SEIU to McDonald’s Franchisees: Company’s Asia Refranchising Plan Comes with Supersize Risk

Letter Asserts New Structure Could Result in “Conflict and Neglect” for Operators Across the Continent

Union’s Campaign to Hold McDonald’s Accountable to Workers, Communities Expands its Reach

WASHINGTON--()--As McDonald’s Corp. (NYSE: MCD) seeks buyers for more than 3,000 stores throughout Asia, the Service Employees International Union sent a letter Monday to thousands of franchisees arguing that the company’s move towards a “master franchisee” model could lead to “harmful consequences” for operators across the continent.

“McDonald’s has a poor track record in Asia, and its troubling master franchising model puts enormous downward pressure on its master franchisees and their sub-franchisees”

SEIU reached out to franchisees in China, Japan, South Korea and Taiwan who would be affected by McDonald’s decision to replicate in Asia a model that has harmed operators in other markets. The vast majority of them would likely become sub-franchisees under the new ownership structure and could face higher royalty costs, a new conflicted competitor in the form of a master franchisee, and the prospect of paying for the McDonald’s brand without the high level of support they currently receive.

“McDonald’s has a poor track record in Asia, and its troubling master franchising model puts enormous downward pressure on its master franchisees and their sub-franchisees,” SEIU Executive Vice President Scott Courtney writes in the letter. “These dynamics could translate into conflict and neglect for franchisees like yourself…negatively impacting you, your communities, and the workers in your stores.”

McDonald’s announced in March of this year that it would seek master franchisees for its markets in China, Hong Kong, and South Korea. In 2015, it publicized that it also aims to sell operations in Taiwan and a significant portion of its ownership stake in Japan.

Courtney writes that McDonald’s master franchisee model allows it to reap significant benefits from its brand while avoiding costs and risks associated with running stores and supporting franchisees. Specifically, the SEIU letter argues the imposition of master franchisees in Asian markets could lead to:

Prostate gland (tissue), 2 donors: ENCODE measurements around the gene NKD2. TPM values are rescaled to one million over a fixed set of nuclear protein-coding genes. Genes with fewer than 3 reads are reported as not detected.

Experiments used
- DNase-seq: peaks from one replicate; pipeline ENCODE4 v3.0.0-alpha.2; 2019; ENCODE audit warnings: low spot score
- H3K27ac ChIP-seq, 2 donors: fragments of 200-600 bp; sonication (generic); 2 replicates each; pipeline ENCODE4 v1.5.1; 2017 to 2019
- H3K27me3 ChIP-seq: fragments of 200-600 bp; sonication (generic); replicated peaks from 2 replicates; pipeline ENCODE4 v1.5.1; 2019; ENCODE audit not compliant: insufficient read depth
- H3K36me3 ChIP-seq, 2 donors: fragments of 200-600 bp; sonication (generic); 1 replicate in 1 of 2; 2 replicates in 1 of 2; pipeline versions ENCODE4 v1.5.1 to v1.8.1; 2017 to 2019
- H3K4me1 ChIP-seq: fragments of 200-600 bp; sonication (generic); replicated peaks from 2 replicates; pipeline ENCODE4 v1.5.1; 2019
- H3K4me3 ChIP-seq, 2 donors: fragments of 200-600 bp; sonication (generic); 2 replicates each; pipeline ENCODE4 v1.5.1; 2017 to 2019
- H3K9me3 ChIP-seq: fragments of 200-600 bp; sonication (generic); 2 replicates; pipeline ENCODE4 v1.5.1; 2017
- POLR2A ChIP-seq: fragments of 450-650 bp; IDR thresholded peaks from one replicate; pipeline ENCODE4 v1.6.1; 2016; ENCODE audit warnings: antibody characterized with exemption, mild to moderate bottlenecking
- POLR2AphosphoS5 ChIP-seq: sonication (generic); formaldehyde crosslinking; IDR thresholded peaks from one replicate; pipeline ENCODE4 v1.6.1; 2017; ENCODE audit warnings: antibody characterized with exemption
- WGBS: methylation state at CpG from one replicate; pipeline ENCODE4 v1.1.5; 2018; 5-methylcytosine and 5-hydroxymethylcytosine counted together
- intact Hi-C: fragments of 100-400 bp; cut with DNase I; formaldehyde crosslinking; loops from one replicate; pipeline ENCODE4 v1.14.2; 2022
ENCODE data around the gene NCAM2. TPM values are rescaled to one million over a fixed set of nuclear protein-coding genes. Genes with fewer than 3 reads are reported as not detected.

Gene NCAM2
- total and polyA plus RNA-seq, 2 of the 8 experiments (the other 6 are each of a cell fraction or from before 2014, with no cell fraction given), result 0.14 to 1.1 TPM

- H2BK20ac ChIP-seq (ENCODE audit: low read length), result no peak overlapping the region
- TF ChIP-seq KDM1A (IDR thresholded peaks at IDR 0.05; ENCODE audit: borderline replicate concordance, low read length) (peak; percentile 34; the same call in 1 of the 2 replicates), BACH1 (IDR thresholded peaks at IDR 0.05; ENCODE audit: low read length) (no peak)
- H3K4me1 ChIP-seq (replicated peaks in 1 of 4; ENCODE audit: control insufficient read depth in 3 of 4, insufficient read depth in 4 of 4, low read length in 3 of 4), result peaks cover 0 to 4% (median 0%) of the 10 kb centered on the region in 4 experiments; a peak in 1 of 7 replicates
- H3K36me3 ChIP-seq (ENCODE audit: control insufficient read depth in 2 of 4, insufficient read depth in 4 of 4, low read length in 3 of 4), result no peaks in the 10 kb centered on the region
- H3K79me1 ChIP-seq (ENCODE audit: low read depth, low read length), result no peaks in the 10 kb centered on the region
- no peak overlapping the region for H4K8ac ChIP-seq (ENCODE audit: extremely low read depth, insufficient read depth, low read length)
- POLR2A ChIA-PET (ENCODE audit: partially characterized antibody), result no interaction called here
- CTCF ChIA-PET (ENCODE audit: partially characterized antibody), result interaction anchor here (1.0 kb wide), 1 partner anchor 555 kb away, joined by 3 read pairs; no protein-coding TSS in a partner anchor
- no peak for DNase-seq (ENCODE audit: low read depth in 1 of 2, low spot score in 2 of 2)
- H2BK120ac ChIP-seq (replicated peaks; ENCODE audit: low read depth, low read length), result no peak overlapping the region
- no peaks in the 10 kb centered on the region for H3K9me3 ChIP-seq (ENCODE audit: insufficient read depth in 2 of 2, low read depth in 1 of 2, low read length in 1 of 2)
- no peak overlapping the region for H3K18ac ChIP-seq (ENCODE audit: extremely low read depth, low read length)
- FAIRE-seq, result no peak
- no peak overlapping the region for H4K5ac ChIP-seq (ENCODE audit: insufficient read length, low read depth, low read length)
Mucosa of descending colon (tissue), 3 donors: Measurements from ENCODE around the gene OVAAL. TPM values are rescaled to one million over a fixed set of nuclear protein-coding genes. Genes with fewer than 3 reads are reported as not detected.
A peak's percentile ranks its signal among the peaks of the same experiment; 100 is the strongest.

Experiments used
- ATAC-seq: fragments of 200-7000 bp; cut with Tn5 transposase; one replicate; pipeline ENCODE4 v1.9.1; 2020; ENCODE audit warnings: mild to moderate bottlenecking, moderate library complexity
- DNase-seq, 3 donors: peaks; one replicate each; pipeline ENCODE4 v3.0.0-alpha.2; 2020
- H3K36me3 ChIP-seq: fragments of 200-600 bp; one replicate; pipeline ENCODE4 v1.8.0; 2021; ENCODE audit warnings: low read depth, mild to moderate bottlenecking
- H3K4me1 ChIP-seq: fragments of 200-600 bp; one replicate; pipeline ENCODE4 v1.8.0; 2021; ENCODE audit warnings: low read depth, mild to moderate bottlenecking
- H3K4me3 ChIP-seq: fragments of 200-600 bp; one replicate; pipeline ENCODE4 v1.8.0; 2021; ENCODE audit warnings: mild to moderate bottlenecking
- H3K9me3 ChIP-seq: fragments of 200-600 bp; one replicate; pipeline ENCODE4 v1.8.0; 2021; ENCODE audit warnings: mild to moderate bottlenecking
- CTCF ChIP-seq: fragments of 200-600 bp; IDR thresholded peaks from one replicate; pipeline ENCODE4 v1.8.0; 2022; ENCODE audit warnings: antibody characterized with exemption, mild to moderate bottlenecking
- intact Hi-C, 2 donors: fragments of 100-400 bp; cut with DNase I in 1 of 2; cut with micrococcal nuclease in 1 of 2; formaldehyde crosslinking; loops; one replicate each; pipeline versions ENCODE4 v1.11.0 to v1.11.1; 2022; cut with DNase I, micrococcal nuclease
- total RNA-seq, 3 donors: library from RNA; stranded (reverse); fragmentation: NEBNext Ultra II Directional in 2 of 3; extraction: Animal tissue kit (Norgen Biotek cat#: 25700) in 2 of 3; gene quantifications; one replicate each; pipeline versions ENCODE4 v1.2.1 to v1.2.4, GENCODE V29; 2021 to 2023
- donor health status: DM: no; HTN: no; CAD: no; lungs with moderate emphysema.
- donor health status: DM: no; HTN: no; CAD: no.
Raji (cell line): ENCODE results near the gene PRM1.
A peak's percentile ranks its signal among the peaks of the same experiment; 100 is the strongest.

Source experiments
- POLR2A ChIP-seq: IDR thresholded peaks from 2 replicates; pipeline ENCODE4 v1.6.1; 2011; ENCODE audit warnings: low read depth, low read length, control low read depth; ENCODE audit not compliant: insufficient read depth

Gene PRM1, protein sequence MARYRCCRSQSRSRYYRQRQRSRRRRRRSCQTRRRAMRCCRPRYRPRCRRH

• Higher royalty payments for sub-franchisees. In Latin America and India, master franchisees and their sub-franchisees often pay royalties that exceed those that McDonald’s charged to its own subsidiaries, affiliates and conventional franchisees prior to the sale of operations. As part of the terms it offered to potential buyers in China, McDonald’s indicated it would expect royalties of eight percent, up from the five percent offered to franchisees as recently as late last year.
  • Erosion of the franchising relationship. In order to operate successfully, McDonald’s master franchisees may cut support to sub-franchisees or increase fees, such as charging more for rent or taking control of supply chain operations, making life tougher for long-term franchisees. “The incentives of McDonald’s master franchisees are fundamentally misaligned with their sub-franchisees,” Mr. Courtney writes.
  • Conflict with sub-franchisees. In Puerto Rico, Arcos’ sub-franchisees filed two lawsuits alleging the company opened new stores that encroached on the territory of existing stores; harassed and mistreated them in an effort to force them out of the McDonald’s system; and abandoned the island’s advertising cooperative and stopped paying for advertisements in order to further damage franchisee sales.

The letter asserts that conflicts could be worse in Asia given the McDonald’s brand already faces significant difficulties there. Operational problems and corporate missteps—such as a supplier using expired meat and the discovery of a human tooth in French fries—have damaged McDonald’s brand on the continent, and the company’s decision to radically restructure its relationship with franchisees and reduce its own involvement may indicate it is unwilling to make the investment needed to repair that damage. Sales across the continent are unstable, with the company falling dramatically short of growth targets in many markets.

The letter informs franchisees of steps it could take to limit the damage from a potential transaction, such as demanding that royalties, rent or advertising contributions won’t go up; that any new stores won’t encroach on the territory of existing franchisees; and that the level of support franchisees receive from McDonald’s corporation remains steady.

SEIU has a proven track record of working with franchisees to improve their rights. The union teamed up with California franchisees to win the passage last October of the toughest franchise reform legislation in years.

The letter is the second in recent weeks from SEIU to parties connected to potential McDonald’s transactions in Asia. In June, SEIU’s Courtney wrote to hundreds of prospective buyers of McDonald’s assets on the continent, warning of financial risks associated with a potential deal.


Service Employees International Union
Jack Temple, (646) 200-5280